Let’s Play Half Life, Part 8: BOOMstick!

Thoughts on the game so far: Valve upped the ante by over 9000 in this episode. As I mentioned in the YouTube video description, this might be the most fun ten minutes I have EVER had playing an FPS. Especially after having so much nothing happen in the last episode (in a good, tension-inducing way that is), it was positively exhilarating to have so much happen all at once. Dealing with the scientist, another security guard, an absolutely BADASS new weapon (and a ton of ammo to go with it!), and some of the most amazing freeform AI scenes I have ever, EVER seen. The headcrabs are always good for a laugh, but that scene with the zombie busting down the storage closet door was just breathtaking. Not only was it amazing that the entire thing wasn’t just a cut scene, any other group of programmers would have simply had the zombie bust through the door and attack you. And that would have been more than awesome enough. But no, Valve doesn’t settle for awesome ENOUGH. They have the zombie break PARTWAY through to get your attention (and force you to pause the game to clean out your pants), and then they treat you to a scene of the zombie destroying the various shelves and boxes inside the closet. (I assume you could have interrupted his little rampage by breaking the door down with the crowbar, but I was too busy watching him to even think about that.) Absolutely brilliant.

What amazes me most of all is that that entire sequence is completely missable. I only wandered in that direction by chance. In fact, most of what I did in this video is completely missable. I could have easily just jumped into the water/electricity room, climbed into the air vent, and moved on. The level design is so good though that they drew me exactly where they wanted me to go, even though it was completely at my discretion and I could have gone just about anywhere. THAT, my friends, is open world gameplay. Sure the world isn’t as big as a GTA, or Spiderman 2 or Oblivion or Fallout, but the freedom I feel in this game is so much more than what I feel from those others. In the other games, you have the freedom to go where you like, but your choices once you arrive are pretty rigidly determined. Here, while the world is a bit more confined, I feel like I have the freedom to do…just about anything I can think to. The amount of immersion that allows is absolutely indescribable. I really feel as if I’m *in* the game, and can make the same decisions I would if I was actually there, standing in Gordon’s shoes. He feels much less like a character, and a lot morel like an extension of myself. As much as I worship at the alter of character and character development (and will continue too) this is an awesome, awesome way to help the player feel just as smart and just as badass as the character they’re on a journey with.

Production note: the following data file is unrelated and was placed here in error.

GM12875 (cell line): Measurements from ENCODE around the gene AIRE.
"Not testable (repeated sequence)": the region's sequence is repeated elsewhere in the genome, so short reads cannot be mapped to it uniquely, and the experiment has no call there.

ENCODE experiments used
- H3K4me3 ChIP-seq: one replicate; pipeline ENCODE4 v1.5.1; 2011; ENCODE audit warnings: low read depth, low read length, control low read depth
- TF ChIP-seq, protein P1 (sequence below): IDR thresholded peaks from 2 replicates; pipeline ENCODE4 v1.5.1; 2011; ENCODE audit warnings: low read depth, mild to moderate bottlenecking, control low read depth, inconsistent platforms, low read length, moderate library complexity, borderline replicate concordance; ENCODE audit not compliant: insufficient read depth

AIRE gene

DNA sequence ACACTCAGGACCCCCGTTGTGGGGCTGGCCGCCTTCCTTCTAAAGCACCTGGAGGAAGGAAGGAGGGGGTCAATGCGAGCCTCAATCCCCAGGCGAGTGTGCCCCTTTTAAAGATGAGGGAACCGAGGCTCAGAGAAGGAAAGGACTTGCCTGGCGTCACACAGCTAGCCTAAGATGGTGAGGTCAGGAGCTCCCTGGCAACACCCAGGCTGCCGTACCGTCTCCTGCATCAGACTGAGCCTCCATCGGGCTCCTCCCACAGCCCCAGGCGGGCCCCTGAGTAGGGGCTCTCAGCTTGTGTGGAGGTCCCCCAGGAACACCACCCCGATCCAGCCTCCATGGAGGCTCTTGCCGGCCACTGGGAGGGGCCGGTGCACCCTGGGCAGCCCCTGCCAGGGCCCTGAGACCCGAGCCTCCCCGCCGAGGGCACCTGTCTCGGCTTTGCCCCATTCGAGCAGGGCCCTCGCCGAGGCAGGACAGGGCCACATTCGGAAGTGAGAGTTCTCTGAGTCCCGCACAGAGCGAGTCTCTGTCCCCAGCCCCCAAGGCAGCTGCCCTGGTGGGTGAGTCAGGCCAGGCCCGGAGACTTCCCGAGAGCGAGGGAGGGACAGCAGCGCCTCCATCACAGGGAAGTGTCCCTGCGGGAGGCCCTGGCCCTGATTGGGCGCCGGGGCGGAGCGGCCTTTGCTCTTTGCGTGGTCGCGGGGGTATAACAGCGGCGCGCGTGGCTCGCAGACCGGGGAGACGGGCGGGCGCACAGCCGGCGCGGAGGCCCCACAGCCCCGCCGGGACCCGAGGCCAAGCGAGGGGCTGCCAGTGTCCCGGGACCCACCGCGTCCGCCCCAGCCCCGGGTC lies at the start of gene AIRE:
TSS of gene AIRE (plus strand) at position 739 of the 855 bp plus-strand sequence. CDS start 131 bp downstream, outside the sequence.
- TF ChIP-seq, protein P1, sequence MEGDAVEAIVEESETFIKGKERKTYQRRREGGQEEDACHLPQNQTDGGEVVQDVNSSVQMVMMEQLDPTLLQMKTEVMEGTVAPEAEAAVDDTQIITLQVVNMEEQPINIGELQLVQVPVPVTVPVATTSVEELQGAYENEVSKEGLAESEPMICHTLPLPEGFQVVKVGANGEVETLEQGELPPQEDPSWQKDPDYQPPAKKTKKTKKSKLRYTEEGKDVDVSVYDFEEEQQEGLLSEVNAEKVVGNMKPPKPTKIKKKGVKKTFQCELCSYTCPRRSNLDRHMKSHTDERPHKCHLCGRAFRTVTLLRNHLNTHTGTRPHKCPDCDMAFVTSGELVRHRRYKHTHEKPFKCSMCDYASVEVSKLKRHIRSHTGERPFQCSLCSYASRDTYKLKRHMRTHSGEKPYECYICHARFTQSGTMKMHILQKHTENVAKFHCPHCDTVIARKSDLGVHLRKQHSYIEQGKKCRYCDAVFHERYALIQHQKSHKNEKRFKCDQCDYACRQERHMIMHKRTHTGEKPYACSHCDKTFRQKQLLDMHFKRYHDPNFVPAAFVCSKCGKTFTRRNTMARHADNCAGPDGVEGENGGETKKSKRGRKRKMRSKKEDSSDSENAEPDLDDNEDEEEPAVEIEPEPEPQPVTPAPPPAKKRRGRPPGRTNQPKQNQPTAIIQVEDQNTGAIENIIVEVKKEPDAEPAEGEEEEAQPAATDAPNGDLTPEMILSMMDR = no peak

Going back to cutscenes for a moment, it has not gone unnoticed by me that there…haven’t been any yet. The closest thing we’ve had to a cutscene was the tram ride at the beginning, but even then you were free to move where you liked and look where you saw fit. Not only does this increase replay value by tenfold (I’ve played the opening sequence up through the disaster several times since starting this LP, and notice at least one new thing every time), it also sends the silent message that the creators believe that the players are smart enough to play the game on their own, without camera angles and exposition–the EXACT SAME camera angles and exposition–being forced on them every time they play a part of the game. Now don’t get me wrong, I love my Final Fantasies and Metal Gears, but that sort of video game storytelling is very much the norm, and it would be nice to see more developers try this not open-travel, but open-choice gaming.

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